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Playing the 'Distressed' Card. Monday September 30, 2013

Here's the third in the series of excellent blogs by Lex covering the adjectives on the 20 Moodscope cards. Please don't forget we'd love you to add any ideas, tips, insights or advice you may have that you'd like to share with other Moodscope members that might be of help. Please add them to the comments at the end of this post. Many thanks. Caroline.

Today, it's the turn of the 'Distressed' card, which Moodscope defines as, 'feeling extremely anxious.' This is a state of psychological tension that requires some immediate release. Given that we can mercifully only seem to focus on one emotional state at a time, I suggest the following productive distraction technique.

The Time Management Guru, David Allen, talks about 'open loops' – the distress and anxiety that comes from knowing there are things left undone. This is good news because we can instantly make a difference to our overall distress levels. You may be facing a challenge that you can do nothing about, however, there are other small challenges that you can do something about today, and thereby lessen the burden of anxiety.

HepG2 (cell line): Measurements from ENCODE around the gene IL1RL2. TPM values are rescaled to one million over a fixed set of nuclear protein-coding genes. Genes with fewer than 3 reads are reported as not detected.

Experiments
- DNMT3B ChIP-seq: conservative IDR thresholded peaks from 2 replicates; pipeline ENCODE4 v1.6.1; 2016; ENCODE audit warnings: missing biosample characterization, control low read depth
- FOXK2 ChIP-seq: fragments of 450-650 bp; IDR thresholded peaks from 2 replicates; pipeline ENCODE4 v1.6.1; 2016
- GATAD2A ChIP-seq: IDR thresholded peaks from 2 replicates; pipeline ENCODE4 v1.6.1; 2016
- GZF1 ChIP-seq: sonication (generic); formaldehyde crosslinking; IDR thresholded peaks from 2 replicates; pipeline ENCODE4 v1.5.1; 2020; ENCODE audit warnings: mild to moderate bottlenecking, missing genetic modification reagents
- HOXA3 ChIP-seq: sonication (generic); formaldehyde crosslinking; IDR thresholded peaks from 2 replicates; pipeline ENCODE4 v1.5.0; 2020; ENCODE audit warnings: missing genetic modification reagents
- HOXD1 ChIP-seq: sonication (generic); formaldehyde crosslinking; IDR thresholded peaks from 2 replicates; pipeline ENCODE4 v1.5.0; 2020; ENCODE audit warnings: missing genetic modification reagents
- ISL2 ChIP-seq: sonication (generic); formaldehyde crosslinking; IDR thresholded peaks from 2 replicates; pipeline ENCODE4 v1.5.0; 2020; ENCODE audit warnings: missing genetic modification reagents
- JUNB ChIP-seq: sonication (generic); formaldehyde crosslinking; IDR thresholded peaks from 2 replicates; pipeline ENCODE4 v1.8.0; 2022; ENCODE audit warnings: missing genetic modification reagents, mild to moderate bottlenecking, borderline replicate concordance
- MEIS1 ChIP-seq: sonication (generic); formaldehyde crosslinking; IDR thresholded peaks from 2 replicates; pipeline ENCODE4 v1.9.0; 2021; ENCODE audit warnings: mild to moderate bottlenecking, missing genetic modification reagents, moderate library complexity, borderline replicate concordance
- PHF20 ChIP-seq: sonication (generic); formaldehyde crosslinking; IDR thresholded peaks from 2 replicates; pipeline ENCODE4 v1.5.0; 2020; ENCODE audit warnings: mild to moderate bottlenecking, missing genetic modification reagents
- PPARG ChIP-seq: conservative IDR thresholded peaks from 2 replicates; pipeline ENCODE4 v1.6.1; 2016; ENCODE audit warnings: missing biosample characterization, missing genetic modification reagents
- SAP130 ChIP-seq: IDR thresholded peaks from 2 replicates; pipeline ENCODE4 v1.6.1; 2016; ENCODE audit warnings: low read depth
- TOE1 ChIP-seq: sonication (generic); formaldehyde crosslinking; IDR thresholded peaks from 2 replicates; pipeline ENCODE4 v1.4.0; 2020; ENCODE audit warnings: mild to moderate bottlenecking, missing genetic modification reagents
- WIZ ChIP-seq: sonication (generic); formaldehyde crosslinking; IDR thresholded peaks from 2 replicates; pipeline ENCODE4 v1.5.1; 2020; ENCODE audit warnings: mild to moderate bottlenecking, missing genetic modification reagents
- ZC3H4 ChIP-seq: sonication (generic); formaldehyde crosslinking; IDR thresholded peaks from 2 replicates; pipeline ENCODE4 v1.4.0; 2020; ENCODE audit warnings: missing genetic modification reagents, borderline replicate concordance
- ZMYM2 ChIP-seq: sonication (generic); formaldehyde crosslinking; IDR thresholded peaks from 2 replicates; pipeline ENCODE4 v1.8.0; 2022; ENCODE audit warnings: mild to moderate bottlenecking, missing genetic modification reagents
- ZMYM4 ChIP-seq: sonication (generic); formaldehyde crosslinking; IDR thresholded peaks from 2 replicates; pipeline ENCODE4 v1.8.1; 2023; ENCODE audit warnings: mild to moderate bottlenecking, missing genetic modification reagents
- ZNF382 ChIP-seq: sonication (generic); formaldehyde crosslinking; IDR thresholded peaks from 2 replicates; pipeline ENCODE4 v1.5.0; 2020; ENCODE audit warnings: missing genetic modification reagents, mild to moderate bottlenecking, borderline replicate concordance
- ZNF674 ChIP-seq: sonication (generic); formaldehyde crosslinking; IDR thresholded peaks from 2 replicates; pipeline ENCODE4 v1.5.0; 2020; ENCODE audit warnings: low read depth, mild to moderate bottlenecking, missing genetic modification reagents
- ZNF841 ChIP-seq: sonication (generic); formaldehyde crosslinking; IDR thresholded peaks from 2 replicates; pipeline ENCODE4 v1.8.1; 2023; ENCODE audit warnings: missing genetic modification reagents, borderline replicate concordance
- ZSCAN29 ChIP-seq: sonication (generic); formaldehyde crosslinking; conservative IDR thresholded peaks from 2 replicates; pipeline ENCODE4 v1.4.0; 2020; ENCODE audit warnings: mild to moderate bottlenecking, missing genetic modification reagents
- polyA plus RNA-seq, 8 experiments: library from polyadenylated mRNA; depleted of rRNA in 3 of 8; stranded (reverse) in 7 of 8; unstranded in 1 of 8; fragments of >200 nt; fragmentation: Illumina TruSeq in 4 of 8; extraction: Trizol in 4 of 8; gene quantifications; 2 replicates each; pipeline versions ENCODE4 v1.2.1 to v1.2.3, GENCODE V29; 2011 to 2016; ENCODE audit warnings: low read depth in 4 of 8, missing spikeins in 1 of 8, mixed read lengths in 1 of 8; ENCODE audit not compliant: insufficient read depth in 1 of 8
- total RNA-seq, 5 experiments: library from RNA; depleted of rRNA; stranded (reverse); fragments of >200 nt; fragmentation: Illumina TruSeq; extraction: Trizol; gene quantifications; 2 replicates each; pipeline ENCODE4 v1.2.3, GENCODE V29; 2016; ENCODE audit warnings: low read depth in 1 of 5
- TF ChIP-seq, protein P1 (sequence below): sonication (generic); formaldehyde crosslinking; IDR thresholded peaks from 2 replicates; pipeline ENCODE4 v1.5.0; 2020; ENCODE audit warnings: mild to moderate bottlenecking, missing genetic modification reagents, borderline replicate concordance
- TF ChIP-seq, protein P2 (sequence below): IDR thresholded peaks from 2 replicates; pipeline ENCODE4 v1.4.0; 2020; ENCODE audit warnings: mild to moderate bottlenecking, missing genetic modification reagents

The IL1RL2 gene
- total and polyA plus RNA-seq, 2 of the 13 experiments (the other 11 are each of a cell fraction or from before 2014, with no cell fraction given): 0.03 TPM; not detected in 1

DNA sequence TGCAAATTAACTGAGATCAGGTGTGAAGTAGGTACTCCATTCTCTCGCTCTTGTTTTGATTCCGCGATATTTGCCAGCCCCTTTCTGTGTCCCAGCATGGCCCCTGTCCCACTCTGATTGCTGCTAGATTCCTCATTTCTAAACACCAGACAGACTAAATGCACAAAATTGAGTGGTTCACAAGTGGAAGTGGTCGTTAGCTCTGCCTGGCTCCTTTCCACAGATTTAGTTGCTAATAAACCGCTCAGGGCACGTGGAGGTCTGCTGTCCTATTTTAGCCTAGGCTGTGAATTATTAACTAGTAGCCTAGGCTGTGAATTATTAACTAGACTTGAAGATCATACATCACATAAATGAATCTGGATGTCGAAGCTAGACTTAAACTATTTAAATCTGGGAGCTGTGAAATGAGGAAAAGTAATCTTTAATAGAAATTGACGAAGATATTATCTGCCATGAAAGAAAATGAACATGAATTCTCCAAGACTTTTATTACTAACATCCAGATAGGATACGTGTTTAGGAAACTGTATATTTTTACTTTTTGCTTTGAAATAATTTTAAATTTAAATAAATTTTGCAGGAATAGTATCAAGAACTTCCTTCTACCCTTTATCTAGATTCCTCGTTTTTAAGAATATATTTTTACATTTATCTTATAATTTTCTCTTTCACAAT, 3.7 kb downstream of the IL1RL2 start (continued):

Pick some easy wins – some simple tasks that you could complete and tick off your 'to-do' list. Physical to-dos work best. Getting these simple tasks done will create two immediate benefits. Firstly, you'll distract your conscious attention, giving yourself a break. Secondly, you'll lessen the overall load of pressure you are carrying.

I remember hearing about a cargo lorry that could not get to its destination because of a low bridge. Frustratingly for the driver, the lorry was only centimetres too tall but the barrier of the bridge was immovable. Suddenly, someone helping had the idea of letting the pressure out of the tyres – just enough to get the lorry under the bridge. This slight relief of pressure led to success that day.

Thoughts on the above? Please feel free to post a comment on our Blogspot:

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Anonymous Mon, Sep 30th 2013 @ 9:04am

Love the example about the lorry!